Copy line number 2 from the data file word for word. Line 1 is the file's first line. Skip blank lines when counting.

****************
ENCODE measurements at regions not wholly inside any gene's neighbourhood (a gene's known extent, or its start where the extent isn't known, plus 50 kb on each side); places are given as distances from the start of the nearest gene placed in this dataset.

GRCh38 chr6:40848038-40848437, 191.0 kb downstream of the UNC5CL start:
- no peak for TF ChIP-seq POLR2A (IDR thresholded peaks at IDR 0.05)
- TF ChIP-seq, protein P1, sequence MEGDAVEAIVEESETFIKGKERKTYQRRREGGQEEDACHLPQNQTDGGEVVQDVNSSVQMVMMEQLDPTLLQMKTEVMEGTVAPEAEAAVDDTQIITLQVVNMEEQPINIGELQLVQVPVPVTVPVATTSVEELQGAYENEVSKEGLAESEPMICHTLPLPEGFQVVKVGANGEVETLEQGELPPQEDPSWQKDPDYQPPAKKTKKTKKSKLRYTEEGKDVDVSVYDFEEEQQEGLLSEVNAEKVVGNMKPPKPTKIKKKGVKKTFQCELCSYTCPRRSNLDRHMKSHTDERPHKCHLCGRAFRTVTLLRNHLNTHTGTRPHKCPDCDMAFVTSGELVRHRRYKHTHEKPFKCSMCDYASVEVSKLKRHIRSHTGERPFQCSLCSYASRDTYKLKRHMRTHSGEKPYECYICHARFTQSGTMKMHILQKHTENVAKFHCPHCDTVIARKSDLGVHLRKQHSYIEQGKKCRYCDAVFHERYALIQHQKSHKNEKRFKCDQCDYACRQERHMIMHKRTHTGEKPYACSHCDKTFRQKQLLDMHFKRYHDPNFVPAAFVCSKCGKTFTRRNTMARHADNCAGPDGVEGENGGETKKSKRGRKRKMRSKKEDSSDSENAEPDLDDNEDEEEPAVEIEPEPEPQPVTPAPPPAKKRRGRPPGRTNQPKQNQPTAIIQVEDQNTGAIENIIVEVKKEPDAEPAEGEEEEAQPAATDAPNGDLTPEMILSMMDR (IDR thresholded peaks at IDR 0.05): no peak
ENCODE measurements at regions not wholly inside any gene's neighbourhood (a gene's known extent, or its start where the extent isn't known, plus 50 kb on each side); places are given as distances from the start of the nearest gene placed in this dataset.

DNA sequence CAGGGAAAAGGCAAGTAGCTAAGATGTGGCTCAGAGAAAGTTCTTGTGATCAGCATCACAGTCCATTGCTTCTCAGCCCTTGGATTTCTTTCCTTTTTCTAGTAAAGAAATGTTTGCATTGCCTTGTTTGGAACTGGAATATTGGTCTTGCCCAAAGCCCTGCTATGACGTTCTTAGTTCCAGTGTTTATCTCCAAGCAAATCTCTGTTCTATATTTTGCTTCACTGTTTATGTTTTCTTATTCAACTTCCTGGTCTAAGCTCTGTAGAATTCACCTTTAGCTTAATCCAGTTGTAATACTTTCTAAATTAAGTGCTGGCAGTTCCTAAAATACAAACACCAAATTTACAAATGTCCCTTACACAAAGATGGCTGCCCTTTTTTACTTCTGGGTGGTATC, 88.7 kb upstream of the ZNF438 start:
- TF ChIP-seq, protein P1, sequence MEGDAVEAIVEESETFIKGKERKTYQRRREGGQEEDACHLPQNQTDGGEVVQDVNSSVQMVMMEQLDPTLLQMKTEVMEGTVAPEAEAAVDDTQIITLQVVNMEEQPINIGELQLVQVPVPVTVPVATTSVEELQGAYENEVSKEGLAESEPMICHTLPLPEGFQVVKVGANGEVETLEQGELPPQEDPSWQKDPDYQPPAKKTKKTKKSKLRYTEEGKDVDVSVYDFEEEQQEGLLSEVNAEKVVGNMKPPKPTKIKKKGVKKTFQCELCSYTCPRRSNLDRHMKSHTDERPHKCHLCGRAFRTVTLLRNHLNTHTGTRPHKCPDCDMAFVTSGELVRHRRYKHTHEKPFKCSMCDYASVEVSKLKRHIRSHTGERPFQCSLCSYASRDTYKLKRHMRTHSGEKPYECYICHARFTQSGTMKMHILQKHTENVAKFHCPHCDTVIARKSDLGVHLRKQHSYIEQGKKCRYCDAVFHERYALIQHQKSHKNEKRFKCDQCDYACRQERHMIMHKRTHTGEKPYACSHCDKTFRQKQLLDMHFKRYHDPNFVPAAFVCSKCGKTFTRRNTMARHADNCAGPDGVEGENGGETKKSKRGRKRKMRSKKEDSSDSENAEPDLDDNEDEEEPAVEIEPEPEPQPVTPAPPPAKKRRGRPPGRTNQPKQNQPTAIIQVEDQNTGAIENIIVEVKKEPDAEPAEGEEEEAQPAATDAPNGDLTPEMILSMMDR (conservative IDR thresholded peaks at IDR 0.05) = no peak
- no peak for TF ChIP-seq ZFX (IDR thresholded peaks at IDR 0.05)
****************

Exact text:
GRCh38 chr6:40848038-40848437, 191.0 kb downstream of the UNC5CL start: